Zoe Camp

Erika de Casier

Merch for this release:
Vinyl LP, Compact Disc (CD),

When 2019’s Essentials first came on the scene, Erika de Casier’s Y2K-indebted R&B was still novel, a futuristic nostalgia trip that hadn’t yet been cannibalized by the TikTok trend cycle. Now, in 2024, we’re seeing the resurgence of ‘90s rave with the popularity of drum & bass and UK garage influences popping up in artists like Pink Pantheress and piri. What makes these artists so fun to root for is in part due to these young bedroom producers adopting a genre like d&b into such a high-feminine sphere of pop. Having worked in recent years with Mura Masa who produced Pink Pantheress’s “Boy’s A Liar Pt. 2” and collaborators like Shygirl and Eartheater, de Casier leans into her own club influences on Still, her latest for 4AD. That’s not to say that she’s genre-swapped entirely. Rather, Still fills in the lines of Sensational, her 2021 album, which dabbles in EDM production styles while remaining consistent with the chilled-out, digital R&B vibes of her debut (though I would argue, not as successfully). Lead single “Lucky” features skittering d&b drum breaks amidst an interpolation of Linda Kiraly’s “Can’t Let Go” from 2007, amping up the her signature sultry romanticism. The embodiment of the Aaliyah lyric “Sometimes I’m goody-goody/ Right now I’m naughty-naughty,” de Casier’s persona remains perfectly airy and sultry, even girlish (dare I say coquette) on tracks like “ooh,” a sauntering appeal for satisfaction. Playing the part of an angelic siren on “Ex Girlfriend,” she and Shygirl feature over a mellow reggaetón beat and an airy atmosphere of strings and a choir. “My Day Off,” meanwhile, is a welcome bitch track with a trap beat (“All up in my business like it’s yours/ Leave me alone”) and second single “ice” is a Timbaland-esque earworm with hip-hop duo They Hate Change. Erika is in her Y2K princess bag and is rewriting the blueprint, still.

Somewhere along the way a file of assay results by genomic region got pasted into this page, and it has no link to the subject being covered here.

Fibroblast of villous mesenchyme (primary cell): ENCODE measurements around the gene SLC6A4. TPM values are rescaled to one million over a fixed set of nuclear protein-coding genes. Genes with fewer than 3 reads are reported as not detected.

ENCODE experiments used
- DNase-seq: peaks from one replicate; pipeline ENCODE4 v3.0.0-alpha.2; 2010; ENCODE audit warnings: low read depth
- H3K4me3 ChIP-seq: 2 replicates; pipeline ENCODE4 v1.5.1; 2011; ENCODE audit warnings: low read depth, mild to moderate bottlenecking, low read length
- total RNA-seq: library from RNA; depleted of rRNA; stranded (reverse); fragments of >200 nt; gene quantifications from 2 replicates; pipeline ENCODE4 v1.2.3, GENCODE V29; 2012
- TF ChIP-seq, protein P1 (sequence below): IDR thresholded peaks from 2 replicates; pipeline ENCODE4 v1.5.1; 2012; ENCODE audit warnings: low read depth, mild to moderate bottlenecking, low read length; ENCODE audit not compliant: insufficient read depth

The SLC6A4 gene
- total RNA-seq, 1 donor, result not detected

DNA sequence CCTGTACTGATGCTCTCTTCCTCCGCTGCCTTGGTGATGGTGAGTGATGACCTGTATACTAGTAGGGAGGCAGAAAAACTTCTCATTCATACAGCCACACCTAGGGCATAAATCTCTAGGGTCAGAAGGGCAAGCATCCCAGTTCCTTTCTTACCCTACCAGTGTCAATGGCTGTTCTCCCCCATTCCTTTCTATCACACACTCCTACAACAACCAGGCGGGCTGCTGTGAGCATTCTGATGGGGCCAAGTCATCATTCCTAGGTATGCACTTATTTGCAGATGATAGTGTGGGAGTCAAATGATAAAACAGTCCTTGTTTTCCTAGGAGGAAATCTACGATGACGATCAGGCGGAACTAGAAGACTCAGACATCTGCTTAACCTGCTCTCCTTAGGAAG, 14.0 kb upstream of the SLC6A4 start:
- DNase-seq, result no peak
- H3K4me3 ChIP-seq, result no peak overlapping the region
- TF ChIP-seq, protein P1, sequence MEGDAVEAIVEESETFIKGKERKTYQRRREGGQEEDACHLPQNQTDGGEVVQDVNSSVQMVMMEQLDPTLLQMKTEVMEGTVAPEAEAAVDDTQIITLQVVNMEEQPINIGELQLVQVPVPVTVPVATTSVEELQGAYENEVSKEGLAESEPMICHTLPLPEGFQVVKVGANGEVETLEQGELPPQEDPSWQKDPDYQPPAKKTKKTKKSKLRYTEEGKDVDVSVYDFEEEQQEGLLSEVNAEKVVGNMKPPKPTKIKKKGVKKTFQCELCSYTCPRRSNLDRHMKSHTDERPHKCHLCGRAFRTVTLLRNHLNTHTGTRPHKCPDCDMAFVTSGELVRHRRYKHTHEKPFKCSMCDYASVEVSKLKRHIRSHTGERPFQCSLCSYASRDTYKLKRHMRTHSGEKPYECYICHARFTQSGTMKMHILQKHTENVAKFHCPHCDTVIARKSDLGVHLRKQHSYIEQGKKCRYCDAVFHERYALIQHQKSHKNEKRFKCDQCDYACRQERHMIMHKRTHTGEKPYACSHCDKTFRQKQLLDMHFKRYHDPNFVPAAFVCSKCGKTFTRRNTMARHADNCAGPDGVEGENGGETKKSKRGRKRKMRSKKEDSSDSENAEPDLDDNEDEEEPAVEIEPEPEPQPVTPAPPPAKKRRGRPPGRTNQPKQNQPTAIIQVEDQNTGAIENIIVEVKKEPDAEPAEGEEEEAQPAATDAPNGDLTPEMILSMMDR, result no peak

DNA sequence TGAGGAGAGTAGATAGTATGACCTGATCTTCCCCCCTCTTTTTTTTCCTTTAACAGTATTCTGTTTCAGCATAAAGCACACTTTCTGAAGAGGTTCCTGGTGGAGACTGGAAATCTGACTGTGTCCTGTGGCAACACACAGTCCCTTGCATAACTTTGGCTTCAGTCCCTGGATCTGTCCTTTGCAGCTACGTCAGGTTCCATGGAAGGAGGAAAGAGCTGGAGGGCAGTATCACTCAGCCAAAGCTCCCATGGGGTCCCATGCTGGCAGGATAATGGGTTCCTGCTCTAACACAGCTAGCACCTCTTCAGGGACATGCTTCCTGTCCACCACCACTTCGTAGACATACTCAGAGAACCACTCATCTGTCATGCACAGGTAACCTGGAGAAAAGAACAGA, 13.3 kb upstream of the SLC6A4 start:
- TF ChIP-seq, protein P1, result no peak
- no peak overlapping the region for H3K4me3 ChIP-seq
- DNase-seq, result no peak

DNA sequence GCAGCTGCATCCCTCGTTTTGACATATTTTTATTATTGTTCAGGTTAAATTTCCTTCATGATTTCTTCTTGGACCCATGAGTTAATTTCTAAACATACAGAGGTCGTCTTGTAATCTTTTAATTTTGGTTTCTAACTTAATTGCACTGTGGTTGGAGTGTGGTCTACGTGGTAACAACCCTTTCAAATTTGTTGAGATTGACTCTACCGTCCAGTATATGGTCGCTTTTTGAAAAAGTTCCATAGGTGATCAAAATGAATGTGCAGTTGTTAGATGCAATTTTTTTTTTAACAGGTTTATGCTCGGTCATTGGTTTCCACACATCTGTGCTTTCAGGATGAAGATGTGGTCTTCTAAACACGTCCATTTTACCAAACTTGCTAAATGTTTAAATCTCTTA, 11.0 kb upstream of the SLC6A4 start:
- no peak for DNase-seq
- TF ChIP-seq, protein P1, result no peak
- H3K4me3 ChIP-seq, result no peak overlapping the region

Stephanie Barclay

Hurray for the Riff Raff
The Past is Still Alive

Merch for this release:
Vinyl LP, Compact Disc (CD)